In an effort to address the county’s lack of affordable housing, the Deschutes County Commission has been looking into how to establish alternative kinds of housing, like RV parks, since spring.

The idea is that it is traditionally more affordable than a standard home or apartment, and could help stabilize people who otherwise are camping in the forest or living on the streets.

But analysis from county staff shows creating more RV spots in the rural part of the county may be easier said than done.

According to a recent analysis released last week, even expanding an existing RV park is challenging.

The barriers boil down to complications within the state land use system, according to Peter Gutowsky, the county’s planning manager.

“The seven RV parks that exist in Deschutes County were created well over 40 years ago, well before we had a state land use system,” Gutowsky said in a commission meeting last week.

The biggest hurdle to building RV parks in the rural part of the county, over which the commission has jurisdiction, is that it is considered an urban use, Gutowsky said. That means anyone trying to establish a new RV park or expand an existing one would have to get an exception from the state to be able to build in an area that is not considered “urban,” which costs extra time and money.

Other barriers exist, as well, said Gutowsky. Some of the RV parks in Deschutes County, particularly in the southern part, have shallow groundwater and would be required to submit a hydrologic report to get a water permit. If an RV park expanded, the owner would be required to bring the whole park up to modern code, which could be a costly endeavor for sites that were built before standards existed.

All of these factors together means there is significant cost up front, Gutowsky said.

There are also other requirements that limit where an RV park can be, like the fact it has to be adjacent to an existing manufactured home or recreational vehicle park, adjacent to Bend’s urban growth boundary, and can have no more than 10 units, according to county documents. Vehicles also cannot stay more than 30 days in any 60-day period.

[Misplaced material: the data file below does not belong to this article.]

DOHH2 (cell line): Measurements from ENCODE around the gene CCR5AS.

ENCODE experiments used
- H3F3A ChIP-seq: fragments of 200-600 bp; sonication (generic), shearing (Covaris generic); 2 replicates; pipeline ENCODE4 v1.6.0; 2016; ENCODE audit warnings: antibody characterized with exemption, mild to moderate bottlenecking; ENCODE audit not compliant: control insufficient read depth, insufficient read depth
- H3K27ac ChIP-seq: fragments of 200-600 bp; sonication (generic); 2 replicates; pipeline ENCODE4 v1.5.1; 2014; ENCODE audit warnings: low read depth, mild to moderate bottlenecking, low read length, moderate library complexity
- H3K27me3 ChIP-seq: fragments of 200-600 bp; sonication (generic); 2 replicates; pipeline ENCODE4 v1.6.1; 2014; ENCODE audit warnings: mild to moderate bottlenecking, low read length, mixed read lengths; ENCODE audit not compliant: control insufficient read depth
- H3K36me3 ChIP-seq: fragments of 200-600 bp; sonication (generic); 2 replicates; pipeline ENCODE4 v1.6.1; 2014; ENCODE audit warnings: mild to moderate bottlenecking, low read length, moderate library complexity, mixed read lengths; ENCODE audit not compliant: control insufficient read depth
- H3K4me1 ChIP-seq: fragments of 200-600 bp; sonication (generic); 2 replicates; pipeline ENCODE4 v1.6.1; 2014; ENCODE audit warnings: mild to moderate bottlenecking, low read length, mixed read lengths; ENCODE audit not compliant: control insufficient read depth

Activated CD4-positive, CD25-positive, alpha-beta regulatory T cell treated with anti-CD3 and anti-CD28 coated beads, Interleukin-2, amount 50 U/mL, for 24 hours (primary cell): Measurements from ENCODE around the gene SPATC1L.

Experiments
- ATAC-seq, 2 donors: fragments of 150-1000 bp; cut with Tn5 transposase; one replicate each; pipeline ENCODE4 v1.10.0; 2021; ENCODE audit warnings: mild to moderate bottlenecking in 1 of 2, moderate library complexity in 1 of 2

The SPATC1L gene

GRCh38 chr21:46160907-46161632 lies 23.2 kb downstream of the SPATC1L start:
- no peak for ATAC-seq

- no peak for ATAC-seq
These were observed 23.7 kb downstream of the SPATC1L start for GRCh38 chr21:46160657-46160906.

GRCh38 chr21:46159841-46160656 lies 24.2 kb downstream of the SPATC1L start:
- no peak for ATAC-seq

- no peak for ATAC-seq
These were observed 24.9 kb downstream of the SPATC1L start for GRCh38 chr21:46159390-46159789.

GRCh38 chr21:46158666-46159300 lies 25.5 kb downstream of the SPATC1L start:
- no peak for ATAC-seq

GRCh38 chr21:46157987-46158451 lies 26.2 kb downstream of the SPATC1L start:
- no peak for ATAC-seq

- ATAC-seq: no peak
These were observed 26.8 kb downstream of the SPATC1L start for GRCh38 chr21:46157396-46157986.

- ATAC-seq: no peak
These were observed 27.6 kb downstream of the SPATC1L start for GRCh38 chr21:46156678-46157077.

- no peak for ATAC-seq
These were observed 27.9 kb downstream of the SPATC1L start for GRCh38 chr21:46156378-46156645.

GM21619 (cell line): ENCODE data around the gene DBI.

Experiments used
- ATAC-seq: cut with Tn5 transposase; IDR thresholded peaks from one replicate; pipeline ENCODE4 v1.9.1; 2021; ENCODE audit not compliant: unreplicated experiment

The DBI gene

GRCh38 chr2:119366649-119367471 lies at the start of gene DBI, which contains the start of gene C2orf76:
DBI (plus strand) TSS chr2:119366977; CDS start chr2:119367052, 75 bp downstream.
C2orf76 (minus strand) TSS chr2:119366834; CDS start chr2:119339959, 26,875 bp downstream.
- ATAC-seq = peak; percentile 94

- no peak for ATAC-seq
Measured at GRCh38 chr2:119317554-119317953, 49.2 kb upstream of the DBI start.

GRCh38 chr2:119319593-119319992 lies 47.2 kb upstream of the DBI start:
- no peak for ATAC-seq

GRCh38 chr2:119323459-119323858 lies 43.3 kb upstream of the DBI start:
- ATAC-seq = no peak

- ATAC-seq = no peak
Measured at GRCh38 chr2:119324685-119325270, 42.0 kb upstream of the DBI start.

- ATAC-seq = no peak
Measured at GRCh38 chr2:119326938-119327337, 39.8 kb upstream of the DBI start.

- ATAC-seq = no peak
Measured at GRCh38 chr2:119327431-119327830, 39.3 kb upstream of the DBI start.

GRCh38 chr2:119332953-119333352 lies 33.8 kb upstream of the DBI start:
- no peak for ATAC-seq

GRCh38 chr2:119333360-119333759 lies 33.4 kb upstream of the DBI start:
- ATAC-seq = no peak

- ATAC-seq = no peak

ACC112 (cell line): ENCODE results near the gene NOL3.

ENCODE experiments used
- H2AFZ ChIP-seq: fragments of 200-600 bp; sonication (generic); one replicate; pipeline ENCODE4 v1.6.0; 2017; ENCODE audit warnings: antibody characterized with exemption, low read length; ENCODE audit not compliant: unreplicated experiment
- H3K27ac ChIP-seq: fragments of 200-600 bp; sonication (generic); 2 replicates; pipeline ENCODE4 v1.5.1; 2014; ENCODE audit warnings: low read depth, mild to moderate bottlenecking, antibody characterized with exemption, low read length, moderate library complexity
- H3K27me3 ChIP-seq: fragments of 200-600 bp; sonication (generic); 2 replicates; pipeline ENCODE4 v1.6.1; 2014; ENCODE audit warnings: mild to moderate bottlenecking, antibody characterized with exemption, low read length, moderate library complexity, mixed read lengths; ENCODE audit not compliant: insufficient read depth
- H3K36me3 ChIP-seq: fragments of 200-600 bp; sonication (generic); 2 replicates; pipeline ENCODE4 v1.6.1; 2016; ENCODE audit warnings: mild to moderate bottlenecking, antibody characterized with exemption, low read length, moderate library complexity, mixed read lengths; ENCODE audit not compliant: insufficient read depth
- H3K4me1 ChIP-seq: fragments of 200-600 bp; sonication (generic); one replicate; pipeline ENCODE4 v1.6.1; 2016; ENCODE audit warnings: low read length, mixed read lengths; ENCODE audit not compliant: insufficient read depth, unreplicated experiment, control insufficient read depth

Existing campgrounds and mobile home parks face similar challenges, according to county documents. There have been no new campgrounds or mobile home parks built in the rural part of the county in the last 40 years.

For example, if a campground was dedicated for long-term use instead of tourism, it would be considered an urban use and would need the same kind of exception, Gutowksy said.

Now, the commission is hoping to affect change through the state Legislature.

“There’s no better time than now to start these discussions,” Commissioner Phil Chang said last week.

County staff recommended the commission advocate for a change that would allow RV parks to expand without having to get an exception from the state.

The commission is also interested in seeing whether some existing RV parks in a particular zone called rural residential would be interested in using some spots as emergency housing for people who need it. A recently passed law, House Bill 2006, allows emergency shelter to be sited in this particular zone.

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(2) comments


Back the train up. Why are they proposing to put the RV parks in rural areas....put them within the city boundary where the services are. Are they thinking that rural residents won't protest? Phsspt. I'm sure Awbry Butte could have one.


Why does the counties RV park not fall under these criteria? It certainly was more recent than 40 years.

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